noxious weeds

Rob Routledge, Bugwood.org

Garfield County is holding a photo contest for its 2020 calendar.  The theme? Noxious weeds.

Take the purple loosestrife. Its bright flowers might make a great shot in any calendar.  But Sarah LaRose, Garfield County’s Vegetation Program Coordinator, says, don’t let noxious weeds like the purple loosestrife fool you with their good looks.



Elizabeth Stewart-Severy / Aspen Public Radio

Filoha Meadows Nature Preserve is tucked between steep mountain cliffs and the Crystal River; the open space is a flat expanse of wetlands. On a recent brisk fall morning, plant ecologists Rea Orthner and Denise Wilson lead the way across the swampy meadow. We’re here because of the stream orchid, which blooms in penny-sized flowers in mid-summer.

Elizabeth Stewart-Severy/Aspen Public Radio

For the past three years, the Roaring Fork Transportation Authority has employed a herd of goats to eat the weeds along the Rio Grande Trail.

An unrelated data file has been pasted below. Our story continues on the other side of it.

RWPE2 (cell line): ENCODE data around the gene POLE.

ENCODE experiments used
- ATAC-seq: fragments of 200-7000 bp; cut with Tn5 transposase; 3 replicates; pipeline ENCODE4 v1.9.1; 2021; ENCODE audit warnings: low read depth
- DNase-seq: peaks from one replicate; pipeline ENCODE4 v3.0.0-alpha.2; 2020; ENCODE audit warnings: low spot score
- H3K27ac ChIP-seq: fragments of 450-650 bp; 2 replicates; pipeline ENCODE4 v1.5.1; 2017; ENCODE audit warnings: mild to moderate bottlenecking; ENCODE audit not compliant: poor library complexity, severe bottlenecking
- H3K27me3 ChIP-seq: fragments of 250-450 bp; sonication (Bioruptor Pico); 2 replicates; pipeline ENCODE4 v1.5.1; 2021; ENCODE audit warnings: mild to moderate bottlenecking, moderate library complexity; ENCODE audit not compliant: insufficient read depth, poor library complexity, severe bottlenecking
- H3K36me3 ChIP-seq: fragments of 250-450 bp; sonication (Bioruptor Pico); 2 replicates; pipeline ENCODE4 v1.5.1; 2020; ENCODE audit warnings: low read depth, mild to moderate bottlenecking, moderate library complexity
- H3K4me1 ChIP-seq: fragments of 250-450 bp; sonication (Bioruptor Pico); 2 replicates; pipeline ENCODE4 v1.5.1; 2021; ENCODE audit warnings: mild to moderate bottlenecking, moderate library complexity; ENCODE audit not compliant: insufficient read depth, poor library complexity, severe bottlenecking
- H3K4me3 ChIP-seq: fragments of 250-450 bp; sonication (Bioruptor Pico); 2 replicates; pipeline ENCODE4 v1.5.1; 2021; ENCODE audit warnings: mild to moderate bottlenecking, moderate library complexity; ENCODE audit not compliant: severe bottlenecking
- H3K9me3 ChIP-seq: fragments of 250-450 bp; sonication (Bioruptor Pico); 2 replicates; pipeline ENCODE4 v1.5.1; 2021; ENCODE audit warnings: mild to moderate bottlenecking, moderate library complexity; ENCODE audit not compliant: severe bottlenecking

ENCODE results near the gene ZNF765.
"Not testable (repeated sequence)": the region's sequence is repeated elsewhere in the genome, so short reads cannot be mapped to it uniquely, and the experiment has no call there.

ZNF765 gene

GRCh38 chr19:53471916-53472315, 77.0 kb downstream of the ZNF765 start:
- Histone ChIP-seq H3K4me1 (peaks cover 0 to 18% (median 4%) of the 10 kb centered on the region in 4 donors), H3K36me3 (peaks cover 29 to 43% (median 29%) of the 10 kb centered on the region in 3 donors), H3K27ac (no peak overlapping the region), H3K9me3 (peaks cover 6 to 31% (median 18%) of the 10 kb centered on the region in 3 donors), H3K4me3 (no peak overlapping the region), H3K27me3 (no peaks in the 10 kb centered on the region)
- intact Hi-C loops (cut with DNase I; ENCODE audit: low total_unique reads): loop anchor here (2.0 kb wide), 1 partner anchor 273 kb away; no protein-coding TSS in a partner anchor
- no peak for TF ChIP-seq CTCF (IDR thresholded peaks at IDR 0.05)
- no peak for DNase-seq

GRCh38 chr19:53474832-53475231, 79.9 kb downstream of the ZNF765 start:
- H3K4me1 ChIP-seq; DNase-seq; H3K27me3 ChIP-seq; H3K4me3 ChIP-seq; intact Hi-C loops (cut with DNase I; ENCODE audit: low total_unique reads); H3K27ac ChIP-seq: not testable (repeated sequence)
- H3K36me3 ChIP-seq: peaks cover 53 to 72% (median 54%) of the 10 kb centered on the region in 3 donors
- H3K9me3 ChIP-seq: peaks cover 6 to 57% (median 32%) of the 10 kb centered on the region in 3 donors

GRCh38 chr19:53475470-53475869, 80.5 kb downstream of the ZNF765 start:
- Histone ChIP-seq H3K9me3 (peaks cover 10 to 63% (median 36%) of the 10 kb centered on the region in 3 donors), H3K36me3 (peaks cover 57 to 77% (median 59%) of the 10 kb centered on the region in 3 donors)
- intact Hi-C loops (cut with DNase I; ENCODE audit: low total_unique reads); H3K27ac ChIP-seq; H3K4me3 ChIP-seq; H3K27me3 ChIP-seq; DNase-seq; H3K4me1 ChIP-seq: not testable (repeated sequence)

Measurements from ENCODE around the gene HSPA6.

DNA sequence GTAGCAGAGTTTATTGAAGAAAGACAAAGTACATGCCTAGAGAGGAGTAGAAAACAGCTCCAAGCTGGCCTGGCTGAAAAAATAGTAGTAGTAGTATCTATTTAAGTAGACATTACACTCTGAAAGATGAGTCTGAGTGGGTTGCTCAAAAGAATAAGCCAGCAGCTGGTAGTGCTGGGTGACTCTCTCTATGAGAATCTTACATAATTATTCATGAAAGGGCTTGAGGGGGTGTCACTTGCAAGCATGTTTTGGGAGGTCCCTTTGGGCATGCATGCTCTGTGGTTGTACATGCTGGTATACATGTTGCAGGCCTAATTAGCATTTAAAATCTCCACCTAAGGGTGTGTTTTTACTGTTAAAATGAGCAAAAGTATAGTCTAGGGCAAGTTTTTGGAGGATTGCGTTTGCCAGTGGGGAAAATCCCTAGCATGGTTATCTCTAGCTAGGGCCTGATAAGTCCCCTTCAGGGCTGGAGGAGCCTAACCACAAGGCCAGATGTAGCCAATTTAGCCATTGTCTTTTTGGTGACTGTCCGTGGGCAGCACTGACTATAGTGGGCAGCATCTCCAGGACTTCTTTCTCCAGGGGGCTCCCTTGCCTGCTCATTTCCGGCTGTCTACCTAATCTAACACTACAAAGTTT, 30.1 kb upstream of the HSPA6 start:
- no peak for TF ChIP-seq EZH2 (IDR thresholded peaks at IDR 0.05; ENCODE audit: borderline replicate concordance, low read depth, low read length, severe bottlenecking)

Phil Nyland / White River National Forest

Dr. George Beck is a professor of Weed Science at Colorado State University. At a public event Wednesday, he’ll discuss how to manage invasive weeds.

Elizabeth Stewart-Severy / Aspen Public Radio

Across the west, noxious weeds damage ecosystems, and local governments are tasked with keeping them at bay. But the solution — chemical herbicides — doesn’t always sit well with residents.

Elizabeth Stewart-Severy/Aspen Public Radio

Cyclists and runners along the Rio Grande Trail are seeing a different kind of wildlife this month. The Roaring Fork Transportation Authority has hired a herd of goats to eat weeds along the path from Glenwood Springs to Emma.